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  7. rancho bella

    Usually a car looks better in the front and gets worse in the back. Example, new/er Ford Mustangs ugh). But, this has a better back end and lord, I do not have a clue what happened up front.

    Reminds me of a girl in high school I knew. She always looked better walking away but when approaching?……a little tough on the eyes.

    I am a Rootes fan but ……..other than rare…….this is not their finest hour.

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  8. sunbeamdon

    My resto theory with this car – clear coat the exterior, redo the interior – show the car as a “survivor”!

    I’m still thinking about it; anybody got a guess of cost to slow-boat haul from Germany to Seattle?

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    • paul

      The US Gran Prix in Austin Texas is just before Thanksgiving sneak it on the transport planes used to bring the F1 cars here, crate it, mark it McLaren toolbox’s & be there with a flat bed trailer on the back of a dually pickup when they hall the stuff off the planes. Should cost 0.

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      • rancho bella

        Paul…………..you sly fox………

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    • rancho bella


      I reckon 3K +/-, plus import duty and importer fees and docs. it has to be cheaper than the Sunbeam Tiger I sent to Australia. That poor guy paid $8K on top of the price of the car.

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  9. Dolphin Member

    Definitely worth saving, especially if it’s #27, which I hope it is.

    But…another unfortunate 4-headlight front end. I could be wrong, but I believe the little hoods over the outer lights are original.

    The upside is, the person who saves it will be the centre of attention at any Sunbeam meet he attends with the car.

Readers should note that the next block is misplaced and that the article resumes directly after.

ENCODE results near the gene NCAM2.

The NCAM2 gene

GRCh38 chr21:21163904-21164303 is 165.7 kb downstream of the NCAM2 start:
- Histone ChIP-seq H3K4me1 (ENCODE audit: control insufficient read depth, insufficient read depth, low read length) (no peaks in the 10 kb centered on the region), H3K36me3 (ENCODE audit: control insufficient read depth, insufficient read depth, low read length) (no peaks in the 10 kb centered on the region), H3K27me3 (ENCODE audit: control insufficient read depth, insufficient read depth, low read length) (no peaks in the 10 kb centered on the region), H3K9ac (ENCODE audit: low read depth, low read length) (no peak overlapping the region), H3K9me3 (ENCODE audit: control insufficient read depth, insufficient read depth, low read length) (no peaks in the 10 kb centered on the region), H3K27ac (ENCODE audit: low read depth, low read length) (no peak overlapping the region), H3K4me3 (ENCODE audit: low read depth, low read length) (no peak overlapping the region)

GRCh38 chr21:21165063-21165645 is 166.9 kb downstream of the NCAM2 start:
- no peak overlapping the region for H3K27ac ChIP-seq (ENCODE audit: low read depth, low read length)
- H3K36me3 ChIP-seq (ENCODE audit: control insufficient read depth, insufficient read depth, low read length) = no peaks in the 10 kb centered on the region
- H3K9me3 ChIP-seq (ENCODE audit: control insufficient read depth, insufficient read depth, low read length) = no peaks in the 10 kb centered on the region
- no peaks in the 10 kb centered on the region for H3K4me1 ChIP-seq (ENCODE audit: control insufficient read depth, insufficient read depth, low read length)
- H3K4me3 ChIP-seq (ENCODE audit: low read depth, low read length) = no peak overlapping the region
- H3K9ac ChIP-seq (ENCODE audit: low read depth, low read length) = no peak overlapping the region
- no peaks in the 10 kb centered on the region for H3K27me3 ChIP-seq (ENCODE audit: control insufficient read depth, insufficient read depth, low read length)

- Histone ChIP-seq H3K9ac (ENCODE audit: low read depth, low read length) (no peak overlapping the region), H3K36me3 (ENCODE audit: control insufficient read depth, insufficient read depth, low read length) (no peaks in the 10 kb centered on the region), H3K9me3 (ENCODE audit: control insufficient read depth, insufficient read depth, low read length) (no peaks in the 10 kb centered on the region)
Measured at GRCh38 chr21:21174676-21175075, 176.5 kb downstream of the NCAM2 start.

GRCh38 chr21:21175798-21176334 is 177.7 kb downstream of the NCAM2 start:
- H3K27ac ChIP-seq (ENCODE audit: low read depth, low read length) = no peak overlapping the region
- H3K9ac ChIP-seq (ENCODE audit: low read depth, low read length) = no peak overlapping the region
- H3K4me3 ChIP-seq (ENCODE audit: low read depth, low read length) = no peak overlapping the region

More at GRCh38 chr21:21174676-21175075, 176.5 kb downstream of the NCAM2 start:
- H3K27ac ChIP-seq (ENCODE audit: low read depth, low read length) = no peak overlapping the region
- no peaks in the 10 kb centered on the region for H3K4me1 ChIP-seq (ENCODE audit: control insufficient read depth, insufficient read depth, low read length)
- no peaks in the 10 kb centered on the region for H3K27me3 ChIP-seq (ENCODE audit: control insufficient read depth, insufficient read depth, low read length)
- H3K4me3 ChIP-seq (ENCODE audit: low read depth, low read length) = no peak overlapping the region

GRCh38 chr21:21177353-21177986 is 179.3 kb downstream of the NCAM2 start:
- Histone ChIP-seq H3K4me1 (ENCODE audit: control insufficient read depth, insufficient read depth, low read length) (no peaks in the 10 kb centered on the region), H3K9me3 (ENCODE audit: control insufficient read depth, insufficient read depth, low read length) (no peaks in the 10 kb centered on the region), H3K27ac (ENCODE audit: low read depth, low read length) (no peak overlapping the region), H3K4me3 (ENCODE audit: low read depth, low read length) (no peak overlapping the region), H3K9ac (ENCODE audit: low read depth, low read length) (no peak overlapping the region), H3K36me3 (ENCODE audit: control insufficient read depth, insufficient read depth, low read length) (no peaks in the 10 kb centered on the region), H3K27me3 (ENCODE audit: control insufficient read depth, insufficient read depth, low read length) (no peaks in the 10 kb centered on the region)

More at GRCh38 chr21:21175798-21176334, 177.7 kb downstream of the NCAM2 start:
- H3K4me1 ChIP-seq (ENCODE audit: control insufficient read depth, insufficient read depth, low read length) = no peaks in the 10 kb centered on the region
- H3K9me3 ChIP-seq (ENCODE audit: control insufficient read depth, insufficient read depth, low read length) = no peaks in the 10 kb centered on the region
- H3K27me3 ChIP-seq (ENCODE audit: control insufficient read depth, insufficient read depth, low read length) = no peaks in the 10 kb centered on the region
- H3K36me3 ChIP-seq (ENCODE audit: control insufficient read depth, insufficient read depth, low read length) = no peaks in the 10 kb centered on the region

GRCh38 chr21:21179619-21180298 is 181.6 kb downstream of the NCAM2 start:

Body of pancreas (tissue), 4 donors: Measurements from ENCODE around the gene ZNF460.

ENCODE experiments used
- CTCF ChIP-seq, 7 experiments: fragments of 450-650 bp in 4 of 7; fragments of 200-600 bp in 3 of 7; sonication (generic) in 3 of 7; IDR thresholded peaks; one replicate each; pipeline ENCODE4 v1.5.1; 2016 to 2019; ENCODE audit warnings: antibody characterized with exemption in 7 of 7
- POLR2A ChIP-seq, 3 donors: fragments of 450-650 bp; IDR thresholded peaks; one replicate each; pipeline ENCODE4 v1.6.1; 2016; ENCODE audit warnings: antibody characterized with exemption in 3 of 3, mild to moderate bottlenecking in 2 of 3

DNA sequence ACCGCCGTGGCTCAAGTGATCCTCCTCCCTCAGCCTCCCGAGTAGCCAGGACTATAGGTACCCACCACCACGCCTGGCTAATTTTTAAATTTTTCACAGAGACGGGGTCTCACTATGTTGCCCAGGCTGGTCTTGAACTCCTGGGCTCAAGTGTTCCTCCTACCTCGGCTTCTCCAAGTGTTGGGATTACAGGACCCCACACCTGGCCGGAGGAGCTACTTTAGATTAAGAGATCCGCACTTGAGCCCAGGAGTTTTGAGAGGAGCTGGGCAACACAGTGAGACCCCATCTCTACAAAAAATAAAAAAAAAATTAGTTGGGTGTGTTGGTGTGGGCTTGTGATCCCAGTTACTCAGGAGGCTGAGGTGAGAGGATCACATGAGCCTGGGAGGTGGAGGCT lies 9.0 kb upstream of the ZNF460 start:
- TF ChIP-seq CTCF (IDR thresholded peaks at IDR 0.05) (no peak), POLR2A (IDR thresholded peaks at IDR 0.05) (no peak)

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    • Jamie Wallhauser

      You know I’ve been thinking about this car since my previous post — although it’s dreadfully unattractive in current or restored condition it would be of great interest to any and all auction houses/concours shows, including mine owing to its rarity. And dare I say, oddity.

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  10. sunbeamdon

    Rancho Bella:
    I think you are right on cost to ship; I going to check-in with the local Northwesterner who successfully water shipped from Italy to Tacoma, WA for his cost/experience.

    Was the Tiger you shipped to Australia ultimately converted to rt hand drive (light silver/blue – beautifully restored)? If so, its been “for sale” three or more times on Ebay with a buy it now scam, the posting lasts until somebody gives them an email address (or until Norm Miller complains to Ebay). The too good to be true cliche is most appropriate – the car was offered to me for $16,000.00 – CAVEAT EMPTOR!

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    • rancho bella

      the one I sold was a left hand steer. It came from right up the road in Hollywood CA. . It was a garage find to the max and popcorn fart dry, sitting for 20 years and as original as I have ever seen. Red/black and now resides in Melbourne with a fanatic on originality……….bless his heart. Norm had verified every number for me so I knew it was the real McCoy.

      I do like the Sunbeam…..although a little on the odd looking side but gee……something to behold.

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  11. sunbeamdon

    Interesting – per Norm, the silver/blue version was converted in Australia to Rt Hand drive – I recall the Norm thought it was being offered for sale there at north of $80k

    By the way, I’m been on hold with the IRS on behalf of client for 45 min. Ain’t no efficiency there!

    Like 0